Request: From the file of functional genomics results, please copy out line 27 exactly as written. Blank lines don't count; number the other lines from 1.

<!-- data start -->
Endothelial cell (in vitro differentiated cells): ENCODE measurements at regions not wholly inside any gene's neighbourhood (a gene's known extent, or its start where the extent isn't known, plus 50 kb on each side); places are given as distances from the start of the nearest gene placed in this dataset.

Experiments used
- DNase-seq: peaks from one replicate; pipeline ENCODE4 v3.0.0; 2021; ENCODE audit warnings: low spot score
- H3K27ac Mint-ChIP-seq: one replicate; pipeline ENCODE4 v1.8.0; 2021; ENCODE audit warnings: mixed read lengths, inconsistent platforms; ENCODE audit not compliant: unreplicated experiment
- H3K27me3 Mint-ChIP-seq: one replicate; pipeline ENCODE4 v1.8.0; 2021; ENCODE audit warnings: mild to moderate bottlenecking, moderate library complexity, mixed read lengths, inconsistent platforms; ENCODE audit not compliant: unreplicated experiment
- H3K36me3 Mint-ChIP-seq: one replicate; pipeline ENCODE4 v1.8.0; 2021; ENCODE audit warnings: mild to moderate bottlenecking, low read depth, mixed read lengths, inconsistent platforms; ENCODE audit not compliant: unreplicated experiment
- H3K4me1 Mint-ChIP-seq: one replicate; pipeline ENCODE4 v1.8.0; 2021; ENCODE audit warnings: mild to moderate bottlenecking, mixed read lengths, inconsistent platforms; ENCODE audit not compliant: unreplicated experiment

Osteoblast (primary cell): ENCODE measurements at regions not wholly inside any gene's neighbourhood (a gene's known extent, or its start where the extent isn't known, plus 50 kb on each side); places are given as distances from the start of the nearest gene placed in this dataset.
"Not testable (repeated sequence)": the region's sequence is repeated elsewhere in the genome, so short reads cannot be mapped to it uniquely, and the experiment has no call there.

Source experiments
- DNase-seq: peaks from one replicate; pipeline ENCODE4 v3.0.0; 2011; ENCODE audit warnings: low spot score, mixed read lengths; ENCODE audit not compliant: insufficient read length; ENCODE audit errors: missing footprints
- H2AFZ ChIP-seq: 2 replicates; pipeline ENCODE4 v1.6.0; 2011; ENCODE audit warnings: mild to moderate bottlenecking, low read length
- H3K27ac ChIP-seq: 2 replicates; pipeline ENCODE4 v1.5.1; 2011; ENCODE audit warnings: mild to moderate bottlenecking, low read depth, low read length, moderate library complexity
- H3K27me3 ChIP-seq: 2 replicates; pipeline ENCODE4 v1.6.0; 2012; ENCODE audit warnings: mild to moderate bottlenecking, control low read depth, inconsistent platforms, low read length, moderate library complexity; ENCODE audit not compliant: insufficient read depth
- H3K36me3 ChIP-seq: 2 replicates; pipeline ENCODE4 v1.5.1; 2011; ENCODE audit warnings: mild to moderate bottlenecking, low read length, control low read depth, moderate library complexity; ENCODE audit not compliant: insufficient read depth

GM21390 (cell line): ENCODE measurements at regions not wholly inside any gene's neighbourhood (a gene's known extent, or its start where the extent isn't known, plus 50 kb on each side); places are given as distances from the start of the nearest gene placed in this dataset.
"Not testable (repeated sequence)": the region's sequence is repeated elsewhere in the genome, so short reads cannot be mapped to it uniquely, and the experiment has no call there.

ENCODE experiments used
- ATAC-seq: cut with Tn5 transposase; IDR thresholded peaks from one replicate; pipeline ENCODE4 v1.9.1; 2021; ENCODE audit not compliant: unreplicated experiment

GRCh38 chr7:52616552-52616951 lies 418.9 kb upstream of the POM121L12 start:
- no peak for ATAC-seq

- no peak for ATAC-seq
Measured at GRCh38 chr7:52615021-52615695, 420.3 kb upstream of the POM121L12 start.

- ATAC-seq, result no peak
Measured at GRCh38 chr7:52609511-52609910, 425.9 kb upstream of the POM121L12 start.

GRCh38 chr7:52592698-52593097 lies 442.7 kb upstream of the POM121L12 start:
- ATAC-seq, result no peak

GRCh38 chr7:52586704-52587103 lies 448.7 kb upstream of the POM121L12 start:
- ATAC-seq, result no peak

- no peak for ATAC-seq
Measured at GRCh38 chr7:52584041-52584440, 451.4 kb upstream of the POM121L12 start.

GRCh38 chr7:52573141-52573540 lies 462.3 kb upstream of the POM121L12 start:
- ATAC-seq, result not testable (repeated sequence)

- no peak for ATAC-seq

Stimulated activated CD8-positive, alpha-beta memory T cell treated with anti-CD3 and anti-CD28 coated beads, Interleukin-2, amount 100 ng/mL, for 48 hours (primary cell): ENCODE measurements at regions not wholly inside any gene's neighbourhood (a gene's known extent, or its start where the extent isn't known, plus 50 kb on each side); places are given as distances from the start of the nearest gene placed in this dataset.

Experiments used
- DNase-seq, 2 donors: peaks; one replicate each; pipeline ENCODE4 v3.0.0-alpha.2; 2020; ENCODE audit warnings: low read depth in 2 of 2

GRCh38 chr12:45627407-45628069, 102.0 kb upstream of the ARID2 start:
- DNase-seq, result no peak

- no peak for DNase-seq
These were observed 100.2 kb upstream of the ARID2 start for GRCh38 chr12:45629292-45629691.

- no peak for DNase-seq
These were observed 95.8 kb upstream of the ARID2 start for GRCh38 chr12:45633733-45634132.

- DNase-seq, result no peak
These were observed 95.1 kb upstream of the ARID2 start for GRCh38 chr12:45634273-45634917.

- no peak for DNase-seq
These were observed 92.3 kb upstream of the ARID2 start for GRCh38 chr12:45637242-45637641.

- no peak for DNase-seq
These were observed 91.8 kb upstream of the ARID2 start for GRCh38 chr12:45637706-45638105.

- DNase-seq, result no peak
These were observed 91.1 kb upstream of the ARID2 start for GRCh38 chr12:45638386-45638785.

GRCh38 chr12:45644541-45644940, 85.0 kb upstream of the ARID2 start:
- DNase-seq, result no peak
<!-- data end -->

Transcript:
- ATAC-seq, result no peak